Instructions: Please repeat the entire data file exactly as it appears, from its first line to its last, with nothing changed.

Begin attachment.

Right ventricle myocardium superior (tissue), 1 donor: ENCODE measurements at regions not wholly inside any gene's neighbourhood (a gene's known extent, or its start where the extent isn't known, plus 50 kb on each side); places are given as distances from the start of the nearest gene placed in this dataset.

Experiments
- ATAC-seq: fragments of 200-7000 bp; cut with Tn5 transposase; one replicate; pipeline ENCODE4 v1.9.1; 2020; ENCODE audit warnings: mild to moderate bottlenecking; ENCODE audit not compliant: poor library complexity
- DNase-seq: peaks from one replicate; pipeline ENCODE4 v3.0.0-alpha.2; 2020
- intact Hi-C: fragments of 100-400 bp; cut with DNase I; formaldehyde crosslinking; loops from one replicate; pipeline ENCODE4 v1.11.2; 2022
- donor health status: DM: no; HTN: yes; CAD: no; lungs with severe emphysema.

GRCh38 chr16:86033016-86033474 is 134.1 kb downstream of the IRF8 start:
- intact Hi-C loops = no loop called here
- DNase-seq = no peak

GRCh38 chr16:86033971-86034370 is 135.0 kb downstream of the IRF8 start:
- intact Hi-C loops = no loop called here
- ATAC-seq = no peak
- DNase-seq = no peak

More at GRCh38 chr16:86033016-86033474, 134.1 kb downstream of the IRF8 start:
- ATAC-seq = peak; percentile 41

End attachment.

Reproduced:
Right ventricle myocardium superior (tissue), 1 donor: ENCODE measurements at regions not wholly inside any gene's neighbourhood (a gene's known extent, or its start where the extent isn't known, plus 50 kb on each side); places are given as distances from the start of the nearest gene placed in this dataset.

Experiments
- ATAC-seq: fragments of 200-7000 bp; cut with Tn5 transposase; one replicate; pipeline ENCODE4 v1.9.1; 2020; ENCODE audit warnings: mild to moderate bottlenecking; ENCODE audit not compliant: poor library complexity
- DNase-seq: peaks from one replicate; pipeline ENCODE4 v3.0.0-alpha.2; 2020
- intact Hi-C: fragments of 100-400 bp; cut with DNase I; formaldehyde crosslinking; loops from one replicate; pipeline ENCODE4 v1.11.2; 2022
- donor health status: DM: no; HTN: yes; CAD: no; lungs with severe emphysema.

GRCh38 chr16:86033016-86033474 is 134.1 kb downstream of the IRF8 start:
- intact Hi-C loops = no loop called here
- DNase-seq = no peak

GRCh38 chr16:86033971-86034370 is 135.0 kb downstream of the IRF8 start:
- intact Hi-C loops = no loop called here
- ATAC-seq = no peak
- DNase-seq = no peak

More at GRCh38 chr16:86033016-86033474, 134.1 kb downstream of the IRF8 start:
- ATAC-seq = peak; percentile 41